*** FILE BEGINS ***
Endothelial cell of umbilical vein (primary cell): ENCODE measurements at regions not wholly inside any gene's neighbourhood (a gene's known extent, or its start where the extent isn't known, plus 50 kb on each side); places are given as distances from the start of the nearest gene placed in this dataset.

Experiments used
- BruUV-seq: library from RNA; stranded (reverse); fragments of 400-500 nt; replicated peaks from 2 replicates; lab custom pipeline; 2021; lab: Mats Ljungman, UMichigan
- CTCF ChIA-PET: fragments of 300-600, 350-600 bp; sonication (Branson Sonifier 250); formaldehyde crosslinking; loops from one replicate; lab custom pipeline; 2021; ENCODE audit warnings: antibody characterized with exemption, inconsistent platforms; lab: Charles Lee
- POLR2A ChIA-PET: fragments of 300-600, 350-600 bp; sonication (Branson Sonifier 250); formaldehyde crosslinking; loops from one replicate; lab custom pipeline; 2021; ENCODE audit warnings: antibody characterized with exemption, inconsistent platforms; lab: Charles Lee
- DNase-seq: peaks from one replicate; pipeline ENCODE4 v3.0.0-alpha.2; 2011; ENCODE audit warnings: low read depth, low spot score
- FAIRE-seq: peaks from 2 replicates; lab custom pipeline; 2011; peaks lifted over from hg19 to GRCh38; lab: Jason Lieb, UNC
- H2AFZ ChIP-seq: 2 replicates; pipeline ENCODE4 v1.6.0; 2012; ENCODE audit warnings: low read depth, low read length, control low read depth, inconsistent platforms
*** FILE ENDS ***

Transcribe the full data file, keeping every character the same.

Endothelial cell of umbilical vein (primary cell): ENCODE measurements at regions not wholly inside any gene's neighbourhood (a gene's known extent, or its start where the extent isn't known, plus 50 kb on each side); places are given as distances from the start of the nearest gene placed in this dataset.

Experiments used
- BruUV-seq: library from RNA; stranded (reverse); fragments of 400-500 nt; replicated peaks from 2 replicates; lab custom pipeline; 2021; lab: Mats Ljungman, UMichigan
- CTCF ChIA-PET: fragments of 300-600, 350-600 bp; sonication (Branson Sonifier 250); formaldehyde crosslinking; loops from one replicate; lab custom pipeline; 2021; ENCODE audit warnings: antibody characterized with exemption, inconsistent platforms; lab: Charles Lee
- POLR2A ChIA-PET: fragments of 300-600, 350-600 bp; sonication (Branson Sonifier 250); formaldehyde crosslinking; loops from one replicate; lab custom pipeline; 2021; ENCODE audit warnings: antibody characterized with exemption, inconsistent platforms; lab: Charles Lee
- DNase-seq: peaks from one replicate; pipeline ENCODE4 v3.0.0-alpha.2; 2011; ENCODE audit warnings: low read depth, low spot score
- FAIRE-seq: peaks from 2 replicates; lab custom pipeline; 2011; peaks lifted over from hg19 to GRCh38; lab: Jason Lieb, UNC
- H2AFZ ChIP-seq: 2 replicates; pipeline ENCODE4 v1.6.0; 2012; ENCODE audit warnings: low read depth, low read length, control low read depth, inconsistent platforms